Fixed Position Click-to-Call Mobile Phone Number Code

May 18, 2015

Categorized: Development

The code here helps you show, for your mobile website only, a mobile phone number stuck at the top of the site, following the user as they scroll down the page.


<span class="desktop-phone">(555) 555-5555</span>
<a id="floating-mobile-phone" href="tel:+15555555555">(555) 555-5555</a>


/* ======================== mobile phone ======================== */
a#floating-mobile-phone { display:none; }
@media only screen and (max-width:600px) {
    a#floating-mobile-phone {
    /*theming-related: colors, fonts, sizing, etc. edit at will*/
    /*positioning-related: don't edit unless you're css-confident*/


Font Size

The CSS included sets a default font size of 18 pixels, which is a bit bigger than the default size for most devices. Don’t blow your phone number up to massive sizes — it’s already following the user as they move down the screen, so there’s no reason to overwhelm them.

Media Queries

You might miss out on tablets with call capabilities with a max-width of 600px. Increase it if you want to catch more tablets.


You might want to lower the z-index value in the CSS if you use an overlay of any sort (e.g., with a plugin or a modal window) or any other fixed-position elements. You might get some strange results if not.

Mobile Sticky Elements

If you use a sticky header or other sticky elements on your mobile site, be very wary of covering up too much of the screen. Phones have tiny screens already — if you take up even a fifth of that space with your annoying scrolling things, you’ll probably cause a fair amount of mobile users to bounce immediately.

Multiple Phone Number Locations?

If you are including your phone number in multiple spots for the desktop, you do not need to include the mobile phone number HTML (the second line of code) more than once. You only need the mobile part once per site.

Desktop Computer Click-to-Call

I generally don’t include callable numbers for desktop because it tends to confuse clients who may browse with a call program enabled and wonder why there’s a huge, random icon next to their phone numbers. Pretty much every time I’ve encountered this, despite explanation of desktop calling programs, most people still wanted the icon gone — or the “opening the phone program” thing disabled. Ah well. Thus, the <span> element.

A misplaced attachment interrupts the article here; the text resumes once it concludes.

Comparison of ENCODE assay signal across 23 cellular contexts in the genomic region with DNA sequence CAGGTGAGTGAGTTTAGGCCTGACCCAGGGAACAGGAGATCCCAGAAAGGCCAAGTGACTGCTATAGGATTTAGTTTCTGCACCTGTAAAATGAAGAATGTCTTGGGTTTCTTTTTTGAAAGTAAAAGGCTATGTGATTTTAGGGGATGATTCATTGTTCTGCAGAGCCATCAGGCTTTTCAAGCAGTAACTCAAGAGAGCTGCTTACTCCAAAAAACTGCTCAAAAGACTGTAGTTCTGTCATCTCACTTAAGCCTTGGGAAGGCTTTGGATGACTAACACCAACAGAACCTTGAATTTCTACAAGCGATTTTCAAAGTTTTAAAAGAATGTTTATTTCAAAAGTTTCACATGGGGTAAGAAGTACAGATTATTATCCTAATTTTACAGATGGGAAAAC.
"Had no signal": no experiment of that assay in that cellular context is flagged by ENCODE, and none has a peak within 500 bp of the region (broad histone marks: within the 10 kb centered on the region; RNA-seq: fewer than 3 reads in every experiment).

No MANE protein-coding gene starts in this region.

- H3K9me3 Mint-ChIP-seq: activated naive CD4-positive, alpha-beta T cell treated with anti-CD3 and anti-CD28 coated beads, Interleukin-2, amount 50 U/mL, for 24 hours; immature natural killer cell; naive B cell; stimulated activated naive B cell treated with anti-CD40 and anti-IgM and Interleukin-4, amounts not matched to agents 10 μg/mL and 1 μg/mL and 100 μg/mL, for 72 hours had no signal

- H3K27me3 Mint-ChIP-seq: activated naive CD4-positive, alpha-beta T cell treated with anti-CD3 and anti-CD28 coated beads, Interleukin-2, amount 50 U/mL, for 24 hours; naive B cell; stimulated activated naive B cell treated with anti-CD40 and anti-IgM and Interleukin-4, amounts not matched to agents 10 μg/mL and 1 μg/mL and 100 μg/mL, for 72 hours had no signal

If you prefer to enable desktop click-to-call, too, for people who use Skype, Google Voice, and other programs used to place calls through a desktop computer, just copy the mobile part and replace mobile-phone in the class with desktop-phone.


If you want to use microformats, add itemprop="telephone" into one of the desktop phone numbers (not the mobile number) preferably in the header or footer of the site. You don’t want to use the mobile number because the CSS included here hides the mobile number for desktop users; apparently, when you use microformats, the data is supposed to be visible on-page. Also, I don’t think (but am not certain) the microformat should be repeated for every phone number you list on-site.

HTML Semantics

Most people probably won’t care about this — but I’m not 100% sure on the best way to mark-up the phone number in straight HTML for desktop screens. For mobile phones, the link element is obvious because it’s click-to-call. The spec on the address element says it’s for “contact information” and I have included the phone number in an address element before — but only when it was right next to an actual address or e-mail of important contact information. If it’s a standalone phone number, I default to span. I’m not sure if that’s the most semantic way to do things. It’s technically correct and works either way, thus why most people probably don’t care?